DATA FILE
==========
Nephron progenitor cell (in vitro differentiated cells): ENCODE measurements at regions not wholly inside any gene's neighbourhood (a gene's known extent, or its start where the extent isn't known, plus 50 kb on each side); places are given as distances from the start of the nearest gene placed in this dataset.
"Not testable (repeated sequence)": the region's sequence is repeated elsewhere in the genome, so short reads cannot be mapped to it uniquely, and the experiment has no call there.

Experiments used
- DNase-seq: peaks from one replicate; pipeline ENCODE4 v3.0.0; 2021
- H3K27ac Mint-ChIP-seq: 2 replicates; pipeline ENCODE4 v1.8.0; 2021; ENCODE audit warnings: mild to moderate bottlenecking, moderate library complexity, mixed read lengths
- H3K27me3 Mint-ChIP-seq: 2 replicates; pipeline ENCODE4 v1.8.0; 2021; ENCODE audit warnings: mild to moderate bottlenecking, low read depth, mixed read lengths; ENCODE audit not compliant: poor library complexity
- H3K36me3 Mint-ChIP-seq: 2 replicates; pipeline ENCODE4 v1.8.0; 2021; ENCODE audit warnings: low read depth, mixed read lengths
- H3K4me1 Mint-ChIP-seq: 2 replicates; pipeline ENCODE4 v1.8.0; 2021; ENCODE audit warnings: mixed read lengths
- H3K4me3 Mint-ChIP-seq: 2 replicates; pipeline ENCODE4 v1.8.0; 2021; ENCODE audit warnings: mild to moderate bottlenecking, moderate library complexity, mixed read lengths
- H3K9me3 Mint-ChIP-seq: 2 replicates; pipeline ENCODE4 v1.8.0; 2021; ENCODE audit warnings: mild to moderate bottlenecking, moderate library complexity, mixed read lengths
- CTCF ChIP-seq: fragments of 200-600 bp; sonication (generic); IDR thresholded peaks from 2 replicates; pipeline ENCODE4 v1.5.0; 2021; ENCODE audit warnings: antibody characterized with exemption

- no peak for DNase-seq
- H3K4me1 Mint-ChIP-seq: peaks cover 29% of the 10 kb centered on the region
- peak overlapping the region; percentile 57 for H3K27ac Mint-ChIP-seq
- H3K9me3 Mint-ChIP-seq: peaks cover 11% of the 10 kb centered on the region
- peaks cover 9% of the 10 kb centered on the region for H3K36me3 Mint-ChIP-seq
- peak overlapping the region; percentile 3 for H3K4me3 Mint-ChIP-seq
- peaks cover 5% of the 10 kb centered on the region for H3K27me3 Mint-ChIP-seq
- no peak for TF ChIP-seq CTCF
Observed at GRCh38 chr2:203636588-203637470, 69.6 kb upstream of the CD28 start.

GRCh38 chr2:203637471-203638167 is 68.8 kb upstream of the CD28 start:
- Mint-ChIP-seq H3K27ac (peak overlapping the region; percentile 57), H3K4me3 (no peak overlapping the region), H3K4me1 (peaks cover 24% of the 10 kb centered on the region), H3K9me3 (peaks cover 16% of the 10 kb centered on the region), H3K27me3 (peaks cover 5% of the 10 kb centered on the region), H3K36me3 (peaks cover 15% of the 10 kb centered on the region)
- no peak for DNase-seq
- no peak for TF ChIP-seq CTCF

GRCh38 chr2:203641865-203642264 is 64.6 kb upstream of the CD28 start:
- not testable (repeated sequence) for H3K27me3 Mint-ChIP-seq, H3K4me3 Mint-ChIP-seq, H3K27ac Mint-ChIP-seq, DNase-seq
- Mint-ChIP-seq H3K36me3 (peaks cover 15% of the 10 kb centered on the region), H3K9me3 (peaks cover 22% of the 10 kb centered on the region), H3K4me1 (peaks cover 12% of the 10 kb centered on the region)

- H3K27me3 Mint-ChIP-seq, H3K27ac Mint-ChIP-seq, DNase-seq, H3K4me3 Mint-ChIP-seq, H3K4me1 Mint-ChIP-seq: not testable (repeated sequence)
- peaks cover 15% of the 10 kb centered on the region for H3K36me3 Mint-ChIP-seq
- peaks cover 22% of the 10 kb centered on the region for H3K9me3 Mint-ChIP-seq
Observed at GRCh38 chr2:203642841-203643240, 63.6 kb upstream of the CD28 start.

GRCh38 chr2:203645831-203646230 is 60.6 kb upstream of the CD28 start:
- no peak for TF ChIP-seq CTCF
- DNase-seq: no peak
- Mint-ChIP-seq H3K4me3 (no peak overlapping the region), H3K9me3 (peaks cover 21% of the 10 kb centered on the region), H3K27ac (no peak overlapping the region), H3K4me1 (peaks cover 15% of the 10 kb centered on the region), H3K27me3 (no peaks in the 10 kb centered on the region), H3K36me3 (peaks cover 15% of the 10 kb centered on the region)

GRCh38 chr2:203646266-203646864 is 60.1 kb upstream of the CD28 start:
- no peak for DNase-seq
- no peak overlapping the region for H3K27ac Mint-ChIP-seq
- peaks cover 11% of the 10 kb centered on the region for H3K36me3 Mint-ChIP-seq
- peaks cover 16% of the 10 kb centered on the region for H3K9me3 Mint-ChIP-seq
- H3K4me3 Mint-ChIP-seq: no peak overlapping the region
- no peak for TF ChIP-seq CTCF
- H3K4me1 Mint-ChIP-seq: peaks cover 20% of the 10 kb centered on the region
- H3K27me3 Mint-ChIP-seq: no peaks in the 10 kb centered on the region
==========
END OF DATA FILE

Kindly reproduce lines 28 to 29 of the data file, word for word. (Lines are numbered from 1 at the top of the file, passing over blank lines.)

- H3K27me3 Mint-ChIP-seq, H3K27ac Mint-ChIP-seq, DNase-seq, H3K4me3 Mint-ChIP-seq, H3K4me1 Mint-ChIP-seq: not testable (repeated sequence)
- peaks cover 15% of the 10 kb centered on the region for H3K36me3 Mint-ChIP-seq